High school student Rania Zuri has made it her mission to end book deserts in West Virginia. Book deserts are places without libraries and bookstores, threatening literacy rates for young children. A senior at Morgantown High School, Zuri founded the LiTEArary Society to provide books to preschool children across West Virginia.Continue Reading Take Me to More News
Two days after bars were allowed to reopen in Monongalia County, West Virginia Gov. Jim Justice has again ordered them closed. That order comes as students from West Virginia University finished their first week of classes and filled downtown Morgantown in droves.
Justice said Wednesday that bars in Monongalia would close Wednesday at 4 p.m. for an indefinite amount of time. After being ordered closed in mid-July, Justice repeatedly extended those closures, which stretched until Monday, Aug. 31. Bars in the county were then allowed to reopen, although those openings were short-lived.
Photos published Tuesday evening on social media showed long lines of young people waiting to get into a bar in downtown Morgantown. In those photos, few could be seen wearing masks or social distancing.
The governor’s decision to again close bars in Monongalia County came after West Virginia University President E. Gordon Gee wrote an open letter to the Morgantown and WVU communities saying the unsafe behavior puts everyone “in jeopardy.”
“I am aware of the photos and commentary that are circulating on social media showing West Virginia University students gathering outside local bars in downtown Morgantown,” Gee wrote in the opening of the letter. “To say that I am disappointed would be an understatement.”
Those photos — and concerned community reaction — come as the entire county reported an uptick in coronavirus cases in recent days.
“We’ve got people standing on top of people,” said Justice, describing photos and other reports that came to him from Monongalia County. “We’ve got no masks — we’ve got absolutely servers without masks on and everything else.”
Justice said his staff would look into whether imposing the same measures on communities in the state with large universities might be worthwhile.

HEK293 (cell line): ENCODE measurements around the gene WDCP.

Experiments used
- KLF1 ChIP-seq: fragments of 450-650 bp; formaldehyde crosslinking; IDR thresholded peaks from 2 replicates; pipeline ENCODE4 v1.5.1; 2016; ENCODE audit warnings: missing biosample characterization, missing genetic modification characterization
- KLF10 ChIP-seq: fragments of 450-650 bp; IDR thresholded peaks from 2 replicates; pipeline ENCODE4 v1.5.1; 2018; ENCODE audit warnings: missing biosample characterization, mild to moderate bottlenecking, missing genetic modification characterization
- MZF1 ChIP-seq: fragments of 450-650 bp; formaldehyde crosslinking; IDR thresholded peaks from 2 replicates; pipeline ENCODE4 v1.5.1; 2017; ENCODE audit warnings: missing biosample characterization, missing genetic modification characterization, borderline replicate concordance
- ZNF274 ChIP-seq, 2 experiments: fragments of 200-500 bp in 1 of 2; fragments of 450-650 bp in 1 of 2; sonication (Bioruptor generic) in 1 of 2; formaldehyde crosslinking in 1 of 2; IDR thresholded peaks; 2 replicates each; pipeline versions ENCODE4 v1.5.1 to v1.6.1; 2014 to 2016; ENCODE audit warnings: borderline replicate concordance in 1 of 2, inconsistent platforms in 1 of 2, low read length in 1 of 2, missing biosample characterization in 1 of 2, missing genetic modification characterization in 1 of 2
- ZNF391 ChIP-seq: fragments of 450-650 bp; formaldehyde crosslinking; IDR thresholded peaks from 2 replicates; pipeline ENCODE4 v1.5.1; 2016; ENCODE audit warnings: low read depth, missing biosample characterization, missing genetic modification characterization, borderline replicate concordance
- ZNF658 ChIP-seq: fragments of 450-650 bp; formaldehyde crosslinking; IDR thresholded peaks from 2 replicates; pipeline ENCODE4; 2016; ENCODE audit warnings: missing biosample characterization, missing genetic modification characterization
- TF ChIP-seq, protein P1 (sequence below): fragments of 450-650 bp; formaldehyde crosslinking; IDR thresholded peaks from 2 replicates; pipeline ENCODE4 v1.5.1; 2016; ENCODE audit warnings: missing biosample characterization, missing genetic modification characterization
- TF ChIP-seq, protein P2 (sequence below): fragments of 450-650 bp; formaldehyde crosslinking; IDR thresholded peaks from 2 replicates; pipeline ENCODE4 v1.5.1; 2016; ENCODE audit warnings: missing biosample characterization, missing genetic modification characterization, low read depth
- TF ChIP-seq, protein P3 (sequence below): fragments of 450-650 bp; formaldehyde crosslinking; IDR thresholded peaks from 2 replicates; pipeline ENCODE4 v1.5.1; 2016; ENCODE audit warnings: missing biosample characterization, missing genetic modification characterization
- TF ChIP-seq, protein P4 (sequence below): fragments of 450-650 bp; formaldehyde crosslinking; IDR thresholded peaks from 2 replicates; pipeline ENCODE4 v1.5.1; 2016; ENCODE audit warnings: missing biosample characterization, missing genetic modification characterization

“We’ve got to look at the type of bars, the gatherings and all this kind of stuff. You know, counties have different situations and everything and we’re trying to evaluate,” Justice said. “We don’t have, per se, bars in certain counties or certain cities that are like the bars that we’re talking about that are happening within the Mon County situation that were happening over the last couple of days.”
Justice also issued a stern warning to WVU students to follow public health recommendations and not gather in large crowds or go without a mask while in public.
“We have got to bear down here. You are absolutely running the risk of killing somebody,” Justice said. “This is not playtoy stuff. People are dying — that’s all there is to it.”
As of Wednesday morning, the West Virginia Department of Health and Human Resources reported 230 deaths from COVID-19 and 10,642 cases of the coronavirus. Of the total number of cases, 2,146 are active.
According to data from the DHHR, Monongalia County is coded as “orange” — a designation that would prevent public and private schools from reopening and secondary school extracurricular activities from being permitted.
State health officials reported Wednesday 18.26 daily cases of the coronavirus per 100,000 residents on a 14-day rolling average in the county.
Justice said he would consider a classification system in Monongalia County that would allow bars following the rules to stay open, but also said such an effort may be too difficult.
“It becomes cumbersome — it becomes very, very difficult to pull that off. But, we’ll continue to look at it and everything else,” Justice said. “One thing that’s really good is a lot of the bar-restaurants, per se, are serving food and everything and, of course, this doesn’t affect them. They continue to operate and everything but we’ll continue to look at it and…adjust as we need to.”